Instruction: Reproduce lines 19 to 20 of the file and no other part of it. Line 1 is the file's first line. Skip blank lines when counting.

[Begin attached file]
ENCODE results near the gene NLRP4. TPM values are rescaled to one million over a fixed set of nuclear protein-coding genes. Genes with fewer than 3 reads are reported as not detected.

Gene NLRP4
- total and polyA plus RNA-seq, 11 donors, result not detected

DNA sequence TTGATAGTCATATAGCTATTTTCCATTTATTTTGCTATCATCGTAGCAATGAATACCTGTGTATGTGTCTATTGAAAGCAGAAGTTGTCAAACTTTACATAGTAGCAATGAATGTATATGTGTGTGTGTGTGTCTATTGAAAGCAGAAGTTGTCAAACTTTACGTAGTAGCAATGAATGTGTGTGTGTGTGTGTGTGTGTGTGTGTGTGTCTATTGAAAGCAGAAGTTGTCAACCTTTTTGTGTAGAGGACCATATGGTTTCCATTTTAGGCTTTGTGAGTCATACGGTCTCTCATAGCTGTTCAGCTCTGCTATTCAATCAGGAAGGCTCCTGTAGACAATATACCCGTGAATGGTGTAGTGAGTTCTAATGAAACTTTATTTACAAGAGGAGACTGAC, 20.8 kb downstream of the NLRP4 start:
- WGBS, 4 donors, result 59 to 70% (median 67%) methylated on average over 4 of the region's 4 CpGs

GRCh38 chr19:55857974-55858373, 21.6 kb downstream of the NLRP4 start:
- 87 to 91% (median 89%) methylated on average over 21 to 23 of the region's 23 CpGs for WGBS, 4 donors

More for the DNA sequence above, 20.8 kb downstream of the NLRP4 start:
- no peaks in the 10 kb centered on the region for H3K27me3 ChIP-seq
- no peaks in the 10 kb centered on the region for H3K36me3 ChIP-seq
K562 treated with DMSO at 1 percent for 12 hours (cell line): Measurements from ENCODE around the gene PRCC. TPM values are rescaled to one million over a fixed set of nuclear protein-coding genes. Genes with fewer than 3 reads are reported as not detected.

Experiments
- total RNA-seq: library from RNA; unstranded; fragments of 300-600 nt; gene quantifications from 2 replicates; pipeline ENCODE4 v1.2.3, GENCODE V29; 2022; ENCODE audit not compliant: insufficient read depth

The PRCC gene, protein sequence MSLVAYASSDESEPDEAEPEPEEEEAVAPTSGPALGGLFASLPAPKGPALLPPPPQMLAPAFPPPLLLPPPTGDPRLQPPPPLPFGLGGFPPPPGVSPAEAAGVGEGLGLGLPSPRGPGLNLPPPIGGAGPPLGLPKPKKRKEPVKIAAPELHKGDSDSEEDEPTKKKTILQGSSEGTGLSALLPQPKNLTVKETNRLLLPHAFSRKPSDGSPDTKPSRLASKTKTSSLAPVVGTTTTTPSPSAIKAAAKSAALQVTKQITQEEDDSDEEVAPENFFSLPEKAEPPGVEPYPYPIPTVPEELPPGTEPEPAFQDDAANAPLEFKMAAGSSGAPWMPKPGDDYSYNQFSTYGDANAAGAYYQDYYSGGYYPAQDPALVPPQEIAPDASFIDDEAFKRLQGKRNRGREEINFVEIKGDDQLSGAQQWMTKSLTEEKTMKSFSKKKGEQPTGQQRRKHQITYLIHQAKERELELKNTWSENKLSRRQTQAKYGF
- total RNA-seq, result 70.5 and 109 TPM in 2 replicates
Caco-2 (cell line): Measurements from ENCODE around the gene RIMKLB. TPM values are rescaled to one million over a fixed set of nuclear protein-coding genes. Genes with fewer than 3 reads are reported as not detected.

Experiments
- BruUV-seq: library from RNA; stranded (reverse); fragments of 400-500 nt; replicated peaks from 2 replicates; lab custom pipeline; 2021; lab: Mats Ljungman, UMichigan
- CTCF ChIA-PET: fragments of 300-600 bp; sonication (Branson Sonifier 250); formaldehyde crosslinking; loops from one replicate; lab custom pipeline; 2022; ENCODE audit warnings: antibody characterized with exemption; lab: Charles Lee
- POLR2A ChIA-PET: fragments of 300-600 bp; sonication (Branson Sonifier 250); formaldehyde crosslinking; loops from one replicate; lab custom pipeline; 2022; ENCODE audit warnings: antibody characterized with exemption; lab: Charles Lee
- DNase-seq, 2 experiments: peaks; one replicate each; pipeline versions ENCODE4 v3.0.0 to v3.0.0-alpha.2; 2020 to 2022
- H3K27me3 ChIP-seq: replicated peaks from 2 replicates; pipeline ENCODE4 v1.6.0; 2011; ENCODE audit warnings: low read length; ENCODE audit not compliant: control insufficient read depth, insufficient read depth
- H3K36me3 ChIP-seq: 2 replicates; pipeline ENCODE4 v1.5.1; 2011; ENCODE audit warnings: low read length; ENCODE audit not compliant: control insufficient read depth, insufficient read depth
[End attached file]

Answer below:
- CTCF ChIA-PET: fragments of 300-600 bp; sonication (Branson Sonifier 250); formaldehyde crosslinking; loops from one replicate; lab custom pipeline; 2022; ENCODE audit warnings: antibody characterized with exemption; lab: Charles Lee
- POLR2A ChIA-PET: fragments of 300-600 bp; sonication (Branson Sonifier 250); formaldehyde crosslinking; loops from one replicate; lab custom pipeline; 2022; ENCODE audit warnings: antibody characterized with exemption; lab: Charles Lee